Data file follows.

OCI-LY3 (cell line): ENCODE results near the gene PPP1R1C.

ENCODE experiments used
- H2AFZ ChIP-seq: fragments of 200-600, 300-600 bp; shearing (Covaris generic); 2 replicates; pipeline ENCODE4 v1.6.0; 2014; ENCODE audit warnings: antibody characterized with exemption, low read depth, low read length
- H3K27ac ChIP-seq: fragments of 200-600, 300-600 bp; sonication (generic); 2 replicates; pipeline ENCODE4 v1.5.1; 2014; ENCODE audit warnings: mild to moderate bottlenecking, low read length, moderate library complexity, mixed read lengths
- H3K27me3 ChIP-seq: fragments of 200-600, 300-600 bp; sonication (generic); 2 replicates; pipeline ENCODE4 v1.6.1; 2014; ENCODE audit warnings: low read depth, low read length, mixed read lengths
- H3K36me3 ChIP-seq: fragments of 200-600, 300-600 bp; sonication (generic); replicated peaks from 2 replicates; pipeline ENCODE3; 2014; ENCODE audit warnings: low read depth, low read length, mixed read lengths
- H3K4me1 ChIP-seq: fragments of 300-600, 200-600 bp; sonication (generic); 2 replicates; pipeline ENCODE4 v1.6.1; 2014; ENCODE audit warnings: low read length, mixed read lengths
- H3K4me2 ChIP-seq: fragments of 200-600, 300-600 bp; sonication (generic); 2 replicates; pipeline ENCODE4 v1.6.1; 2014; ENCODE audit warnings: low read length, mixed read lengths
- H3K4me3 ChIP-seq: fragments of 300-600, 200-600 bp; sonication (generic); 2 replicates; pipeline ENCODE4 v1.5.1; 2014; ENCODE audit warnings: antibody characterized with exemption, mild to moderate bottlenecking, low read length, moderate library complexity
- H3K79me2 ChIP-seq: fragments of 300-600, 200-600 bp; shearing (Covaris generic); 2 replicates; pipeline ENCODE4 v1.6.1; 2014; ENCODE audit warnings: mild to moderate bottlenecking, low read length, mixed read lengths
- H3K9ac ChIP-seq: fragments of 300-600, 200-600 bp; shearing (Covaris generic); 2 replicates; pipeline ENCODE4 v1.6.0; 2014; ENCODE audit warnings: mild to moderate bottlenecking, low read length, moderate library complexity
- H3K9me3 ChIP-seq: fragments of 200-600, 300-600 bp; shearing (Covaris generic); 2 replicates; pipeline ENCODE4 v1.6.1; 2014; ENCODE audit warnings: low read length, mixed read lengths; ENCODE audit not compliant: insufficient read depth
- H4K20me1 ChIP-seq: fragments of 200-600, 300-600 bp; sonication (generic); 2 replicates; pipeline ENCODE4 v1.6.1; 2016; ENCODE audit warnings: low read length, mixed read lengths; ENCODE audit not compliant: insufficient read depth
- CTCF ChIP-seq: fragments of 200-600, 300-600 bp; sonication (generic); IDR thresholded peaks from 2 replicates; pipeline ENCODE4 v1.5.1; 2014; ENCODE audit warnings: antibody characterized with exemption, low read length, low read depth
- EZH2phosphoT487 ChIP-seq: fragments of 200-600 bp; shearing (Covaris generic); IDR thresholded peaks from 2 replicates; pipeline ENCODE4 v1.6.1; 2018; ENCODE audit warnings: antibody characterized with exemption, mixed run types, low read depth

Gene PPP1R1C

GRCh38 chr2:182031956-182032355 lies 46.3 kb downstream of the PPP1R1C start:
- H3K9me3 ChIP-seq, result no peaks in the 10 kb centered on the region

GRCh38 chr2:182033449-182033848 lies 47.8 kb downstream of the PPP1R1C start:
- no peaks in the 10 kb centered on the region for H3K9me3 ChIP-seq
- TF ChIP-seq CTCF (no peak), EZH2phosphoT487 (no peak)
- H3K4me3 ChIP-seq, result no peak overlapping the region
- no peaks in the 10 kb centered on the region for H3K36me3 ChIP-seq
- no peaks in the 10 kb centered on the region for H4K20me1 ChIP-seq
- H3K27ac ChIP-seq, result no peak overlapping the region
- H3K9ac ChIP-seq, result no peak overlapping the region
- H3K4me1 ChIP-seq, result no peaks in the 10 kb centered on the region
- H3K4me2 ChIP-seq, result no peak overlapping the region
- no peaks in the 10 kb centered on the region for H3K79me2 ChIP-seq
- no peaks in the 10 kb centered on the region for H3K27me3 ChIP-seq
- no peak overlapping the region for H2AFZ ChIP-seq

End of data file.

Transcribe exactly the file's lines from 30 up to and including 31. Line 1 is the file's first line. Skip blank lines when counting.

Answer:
- no peaks in the 10 kb centered on the region for H3K27me3 ChIP-seq
- no peak overlapping the region for H2AFZ ChIP-seq